Asbestos litigation continued to grow during the 1980s: by 1992, fully 100,000 claims had been resolved, but another 100,000, yet unresolved, had been filed.
A novel means of processing asbestos claims was initiated in 1988, when the Johns-Manville corporation emerged from bankruptcy and established the Manville Personal Injury Settlement Trust, the first “bankruptcy trust” set up to pay out money to asbestos claimants. Unfortunately, plaintiffs’ attorneys controlled the trust’s claimants committee and set up procedures for the trust that were advantageous to themselves, rather than potential claimants. The trust rules minimized requirements of proof of actual injury or causation (exposure to Johns-Manville products). The trust thus paid out a lot of money quickly to the attorneys, all the while exhausting its funds for potential future claimants.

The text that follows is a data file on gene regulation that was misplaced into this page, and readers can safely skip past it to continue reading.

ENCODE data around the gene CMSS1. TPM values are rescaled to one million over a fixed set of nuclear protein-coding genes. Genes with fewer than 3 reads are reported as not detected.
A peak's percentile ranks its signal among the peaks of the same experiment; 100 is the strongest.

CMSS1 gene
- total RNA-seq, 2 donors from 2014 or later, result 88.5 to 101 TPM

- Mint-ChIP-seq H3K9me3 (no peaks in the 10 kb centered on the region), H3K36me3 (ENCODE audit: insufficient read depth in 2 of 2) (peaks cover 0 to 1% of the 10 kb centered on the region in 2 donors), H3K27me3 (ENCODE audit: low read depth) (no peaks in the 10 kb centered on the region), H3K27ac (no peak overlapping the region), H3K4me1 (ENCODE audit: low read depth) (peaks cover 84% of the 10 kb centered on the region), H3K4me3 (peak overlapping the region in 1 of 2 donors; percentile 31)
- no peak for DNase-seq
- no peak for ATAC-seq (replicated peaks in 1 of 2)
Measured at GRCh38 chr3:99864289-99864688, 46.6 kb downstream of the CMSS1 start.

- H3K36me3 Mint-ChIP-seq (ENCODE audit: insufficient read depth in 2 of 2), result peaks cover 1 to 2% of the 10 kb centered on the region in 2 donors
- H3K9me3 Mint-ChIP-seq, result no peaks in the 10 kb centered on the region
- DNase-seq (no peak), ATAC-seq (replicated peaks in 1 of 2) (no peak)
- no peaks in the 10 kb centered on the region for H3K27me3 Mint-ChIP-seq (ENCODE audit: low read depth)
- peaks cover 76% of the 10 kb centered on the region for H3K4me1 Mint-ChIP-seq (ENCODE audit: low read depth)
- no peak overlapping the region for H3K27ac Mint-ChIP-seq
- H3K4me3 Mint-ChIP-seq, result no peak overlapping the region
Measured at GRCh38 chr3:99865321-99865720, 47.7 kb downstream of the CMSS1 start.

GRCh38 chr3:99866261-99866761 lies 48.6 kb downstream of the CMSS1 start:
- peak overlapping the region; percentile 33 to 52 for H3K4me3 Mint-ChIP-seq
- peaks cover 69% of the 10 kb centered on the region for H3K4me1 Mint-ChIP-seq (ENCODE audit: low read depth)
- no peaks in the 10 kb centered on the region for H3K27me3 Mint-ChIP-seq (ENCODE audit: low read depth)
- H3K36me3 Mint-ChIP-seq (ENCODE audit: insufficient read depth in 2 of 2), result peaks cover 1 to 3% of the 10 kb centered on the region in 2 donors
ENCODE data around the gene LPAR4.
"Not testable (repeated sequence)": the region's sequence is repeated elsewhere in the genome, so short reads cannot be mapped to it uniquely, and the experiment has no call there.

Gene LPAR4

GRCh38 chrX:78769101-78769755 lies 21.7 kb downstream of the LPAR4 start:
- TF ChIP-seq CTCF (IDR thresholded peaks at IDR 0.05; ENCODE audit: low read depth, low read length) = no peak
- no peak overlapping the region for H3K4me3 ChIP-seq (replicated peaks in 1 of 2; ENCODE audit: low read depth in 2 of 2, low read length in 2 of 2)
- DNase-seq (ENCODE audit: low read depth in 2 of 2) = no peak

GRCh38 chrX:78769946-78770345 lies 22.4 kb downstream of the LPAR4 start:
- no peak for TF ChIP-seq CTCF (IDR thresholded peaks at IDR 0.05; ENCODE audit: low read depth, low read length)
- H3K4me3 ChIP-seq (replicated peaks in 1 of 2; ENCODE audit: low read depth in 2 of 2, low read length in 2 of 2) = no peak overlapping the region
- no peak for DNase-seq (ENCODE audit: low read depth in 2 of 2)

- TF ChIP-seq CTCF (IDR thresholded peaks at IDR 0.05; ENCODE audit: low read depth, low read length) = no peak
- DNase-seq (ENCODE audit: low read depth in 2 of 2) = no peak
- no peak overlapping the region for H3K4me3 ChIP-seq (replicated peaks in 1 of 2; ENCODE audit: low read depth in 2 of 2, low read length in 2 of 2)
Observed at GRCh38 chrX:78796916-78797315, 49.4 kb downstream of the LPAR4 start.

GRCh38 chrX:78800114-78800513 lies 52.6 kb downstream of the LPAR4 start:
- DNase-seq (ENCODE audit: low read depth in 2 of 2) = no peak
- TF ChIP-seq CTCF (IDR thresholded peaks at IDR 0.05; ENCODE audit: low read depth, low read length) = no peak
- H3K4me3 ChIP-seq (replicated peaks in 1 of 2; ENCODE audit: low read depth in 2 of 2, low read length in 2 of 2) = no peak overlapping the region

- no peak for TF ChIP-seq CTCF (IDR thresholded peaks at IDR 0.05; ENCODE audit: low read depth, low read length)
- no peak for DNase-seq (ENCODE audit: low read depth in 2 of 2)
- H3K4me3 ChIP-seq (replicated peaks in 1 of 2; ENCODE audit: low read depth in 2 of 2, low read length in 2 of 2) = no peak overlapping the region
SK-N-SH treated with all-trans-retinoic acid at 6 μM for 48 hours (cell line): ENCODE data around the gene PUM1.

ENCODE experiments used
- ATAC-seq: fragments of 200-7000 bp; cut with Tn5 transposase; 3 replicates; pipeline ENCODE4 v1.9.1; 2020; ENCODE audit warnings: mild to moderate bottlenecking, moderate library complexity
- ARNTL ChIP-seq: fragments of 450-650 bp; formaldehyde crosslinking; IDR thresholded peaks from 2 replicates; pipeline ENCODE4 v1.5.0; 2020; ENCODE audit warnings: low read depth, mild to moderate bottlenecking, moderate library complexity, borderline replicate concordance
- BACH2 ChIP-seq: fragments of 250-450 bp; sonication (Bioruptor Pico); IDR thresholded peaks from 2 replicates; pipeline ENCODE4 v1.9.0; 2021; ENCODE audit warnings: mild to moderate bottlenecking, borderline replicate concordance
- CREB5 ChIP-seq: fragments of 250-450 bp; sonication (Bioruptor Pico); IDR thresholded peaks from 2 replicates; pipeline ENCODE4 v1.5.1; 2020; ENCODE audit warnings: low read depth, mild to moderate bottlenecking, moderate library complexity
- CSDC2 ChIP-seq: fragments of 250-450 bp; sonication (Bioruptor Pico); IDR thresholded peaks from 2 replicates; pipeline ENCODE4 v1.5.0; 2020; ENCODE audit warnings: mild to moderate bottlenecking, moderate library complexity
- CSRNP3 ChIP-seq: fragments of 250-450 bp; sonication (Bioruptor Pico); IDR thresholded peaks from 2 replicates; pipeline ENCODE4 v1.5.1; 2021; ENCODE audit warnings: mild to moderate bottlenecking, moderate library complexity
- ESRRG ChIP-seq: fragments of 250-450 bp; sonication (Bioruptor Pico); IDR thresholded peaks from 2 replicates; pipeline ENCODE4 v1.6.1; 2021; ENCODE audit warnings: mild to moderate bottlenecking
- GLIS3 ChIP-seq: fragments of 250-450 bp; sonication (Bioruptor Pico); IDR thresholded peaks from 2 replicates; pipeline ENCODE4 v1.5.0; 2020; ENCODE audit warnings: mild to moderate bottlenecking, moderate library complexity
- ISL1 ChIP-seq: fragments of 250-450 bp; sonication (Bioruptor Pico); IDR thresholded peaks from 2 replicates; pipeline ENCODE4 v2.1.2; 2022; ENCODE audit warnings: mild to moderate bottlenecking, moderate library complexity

In just its first nine months of operation, the trust paid out some $500 million to 12,600 claimants — and by the end of 1989, 89,000 more claimants were outstanding. Eventually, the trust had to sharply curtail payments to claimants — to 10 percent in 1995, and 5 percent in 2001. Injured claimants were literally getting a nickel on the dollar. “As of June 30, 2006, the trust had received more than 773,000 claims and paid out about $3.4 billion–just $4,400 per claimant.”